“Ready?”
“Ready.”
In the parking lot, Matt opened up the back door of the SUV. “Do you wanna check the
chute?” he asked.
“You checked it last night, right?”
“I triple checked it, but it was late...”
Before Evie could check, she was distracted by the gouges dug deep into the
passenger side doors. “What happened?”
“You don"t remember?”
“Wait...I do remember,” said Evie, in a far off voice. “You hit a guard rail....”
“A truck swerved into our lane.”
“We could be two corpses at the bottom of some thousand foot ravine right now.”
“Exactly,” said Matt. She took the words right out of his mouth. He opened the
passenger door, and she got in without another word, her gaze lost in the depths of the
Rockies.
The serpentine drive up highway 6 was quiet. Just the hum of weathered concrete
under the treads, and thin mountain air passing by the windows. Every mile, Matt
turned his head to check on Evie, but she was lost in her own world, lost in a thousand
yard stare, visions of futures and pasts passing by her wayside.
The higher they climbed into the Rockies, the more the silence began to press down,
taking on a life of its own, a third companion in the lonely car ride. Matt wanted to say
something, but he didn"t know what. Hair, makeup, camera, Facebook. Things she
liked to talk about. They all seemed suddenly trivial.
Jumping off bridges. That wasn"t trivial. But like condemned prisoners on death row,
superstition ruled, and only the man (or woman) facing his own (or her own) execution
had the right to bring it up. And Evie wasn"t talking.
Not until Matt paid the $10 toll and the wheels did a double bump over the bridge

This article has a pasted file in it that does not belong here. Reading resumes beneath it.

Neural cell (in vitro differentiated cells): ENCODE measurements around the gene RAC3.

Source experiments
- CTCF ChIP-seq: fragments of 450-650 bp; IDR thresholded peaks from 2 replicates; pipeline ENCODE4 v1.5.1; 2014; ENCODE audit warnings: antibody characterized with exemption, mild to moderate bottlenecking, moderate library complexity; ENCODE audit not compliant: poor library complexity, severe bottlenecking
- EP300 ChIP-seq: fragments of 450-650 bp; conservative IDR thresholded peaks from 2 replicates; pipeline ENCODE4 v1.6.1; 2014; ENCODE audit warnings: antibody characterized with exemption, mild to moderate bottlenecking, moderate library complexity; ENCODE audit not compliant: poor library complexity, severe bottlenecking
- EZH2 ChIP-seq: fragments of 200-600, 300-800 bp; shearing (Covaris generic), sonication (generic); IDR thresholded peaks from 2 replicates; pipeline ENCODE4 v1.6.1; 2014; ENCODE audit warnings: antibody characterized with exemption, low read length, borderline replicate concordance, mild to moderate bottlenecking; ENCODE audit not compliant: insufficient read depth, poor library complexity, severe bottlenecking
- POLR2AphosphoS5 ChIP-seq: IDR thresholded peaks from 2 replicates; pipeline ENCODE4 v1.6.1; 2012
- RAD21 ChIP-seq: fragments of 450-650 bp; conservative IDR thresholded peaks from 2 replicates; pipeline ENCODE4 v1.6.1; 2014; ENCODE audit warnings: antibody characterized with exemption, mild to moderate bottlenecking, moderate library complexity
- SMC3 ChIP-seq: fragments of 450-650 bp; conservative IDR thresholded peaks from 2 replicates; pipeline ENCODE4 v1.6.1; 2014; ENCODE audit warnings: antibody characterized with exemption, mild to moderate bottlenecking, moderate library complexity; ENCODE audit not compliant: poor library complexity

marker. Then she turned to him, fear in her eyes, and broke her silence:
“I don"t think I can do this,” she said. He hands were trembling. She crossed them over
her chest to hide them from his worried glance.
“Yes you can baby,” Matt said, with a reassuring smile. He had never seen her this
nervous. “I know you can.”
“I just have a bad feeling.” She could see the legions of pedestrians, her fans, suddenly
looking to their car expectantly as Matt pulled to a stop. “I have a really bad feeling.”
“That"s normal honey. Remember how you felt at the top of Al Basri Towers?” She
nodded reluctantly. “But you totally nailed it! You even stuck a ten pointer on the
landing! They are still talking about that...”
Evie smiled half-heartedly, coming around. Fans near the SUV recognized it was her,
their BASE jumping princess, and spontaneous cheering went up. Arms pumping,
American flags waving.
“They"re all here for you,” said Matt. “You inspire them.” He offered a fist bump.
Evie clenched her fist and bumped him back. “Let"s do this.” Then she stepped out into